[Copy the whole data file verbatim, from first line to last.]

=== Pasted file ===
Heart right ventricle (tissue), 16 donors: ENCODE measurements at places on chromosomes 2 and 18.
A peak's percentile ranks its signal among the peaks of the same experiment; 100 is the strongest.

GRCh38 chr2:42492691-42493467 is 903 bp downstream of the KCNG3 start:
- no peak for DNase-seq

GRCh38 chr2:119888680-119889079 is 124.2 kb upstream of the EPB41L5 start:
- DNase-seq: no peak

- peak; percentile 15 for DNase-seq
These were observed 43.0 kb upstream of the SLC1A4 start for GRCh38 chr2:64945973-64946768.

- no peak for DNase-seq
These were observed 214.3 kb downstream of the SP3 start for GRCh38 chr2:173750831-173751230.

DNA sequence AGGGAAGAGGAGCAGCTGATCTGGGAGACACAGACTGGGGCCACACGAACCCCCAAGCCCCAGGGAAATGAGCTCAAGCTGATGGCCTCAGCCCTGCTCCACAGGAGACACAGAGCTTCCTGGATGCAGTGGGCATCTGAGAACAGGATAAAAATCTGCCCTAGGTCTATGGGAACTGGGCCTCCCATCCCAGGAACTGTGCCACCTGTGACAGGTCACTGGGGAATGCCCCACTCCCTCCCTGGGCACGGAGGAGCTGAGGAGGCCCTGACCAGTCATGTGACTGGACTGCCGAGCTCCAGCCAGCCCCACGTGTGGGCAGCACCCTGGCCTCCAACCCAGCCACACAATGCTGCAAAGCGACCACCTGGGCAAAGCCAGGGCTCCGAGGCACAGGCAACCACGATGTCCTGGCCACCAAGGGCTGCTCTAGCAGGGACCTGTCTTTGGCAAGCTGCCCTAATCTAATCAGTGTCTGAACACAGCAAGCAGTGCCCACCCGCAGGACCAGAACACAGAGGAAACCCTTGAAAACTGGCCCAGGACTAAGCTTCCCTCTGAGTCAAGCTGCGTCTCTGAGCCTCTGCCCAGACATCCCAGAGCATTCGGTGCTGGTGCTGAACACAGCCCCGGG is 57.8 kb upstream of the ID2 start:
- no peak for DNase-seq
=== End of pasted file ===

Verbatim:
Heart right ventricle (tissue), 16 donors: ENCODE measurements at places on chromosomes 2 and 18.
A peak's percentile ranks its signal among the peaks of the same experiment; 100 is the strongest.

GRCh38 chr2:42492691-42493467 is 903 bp downstream of the KCNG3 start:
- no peak for DNase-seq

GRCh38 chr2:119888680-119889079 is 124.2 kb upstream of the EPB41L5 start:
- DNase-seq: no peak

- peak; percentile 15 for DNase-seq
These were observed 43.0 kb upstream of the SLC1A4 start for GRCh38 chr2:64945973-64946768.

- no peak for DNase-seq
These were observed 214.3 kb downstream of the SP3 start for GRCh38 chr2:173750831-173751230.

DNA sequence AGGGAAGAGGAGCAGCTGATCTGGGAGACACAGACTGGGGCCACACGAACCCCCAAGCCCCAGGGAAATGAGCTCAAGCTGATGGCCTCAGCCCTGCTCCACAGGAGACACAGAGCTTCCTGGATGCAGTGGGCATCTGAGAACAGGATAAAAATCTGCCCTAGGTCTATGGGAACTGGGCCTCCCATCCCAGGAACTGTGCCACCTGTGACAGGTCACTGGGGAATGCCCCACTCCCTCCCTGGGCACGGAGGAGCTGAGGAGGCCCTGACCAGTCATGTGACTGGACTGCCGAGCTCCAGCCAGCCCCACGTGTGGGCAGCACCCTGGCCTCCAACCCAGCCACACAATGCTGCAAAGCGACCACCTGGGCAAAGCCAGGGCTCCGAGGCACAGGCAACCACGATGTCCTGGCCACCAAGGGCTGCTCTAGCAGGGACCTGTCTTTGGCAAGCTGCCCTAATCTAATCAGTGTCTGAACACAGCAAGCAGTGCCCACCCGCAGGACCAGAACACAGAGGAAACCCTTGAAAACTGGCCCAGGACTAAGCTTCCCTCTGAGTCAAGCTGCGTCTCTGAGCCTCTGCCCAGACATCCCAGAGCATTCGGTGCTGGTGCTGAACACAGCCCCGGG is 57.8 kb upstream of the ID2 start:
- no peak for DNase-seq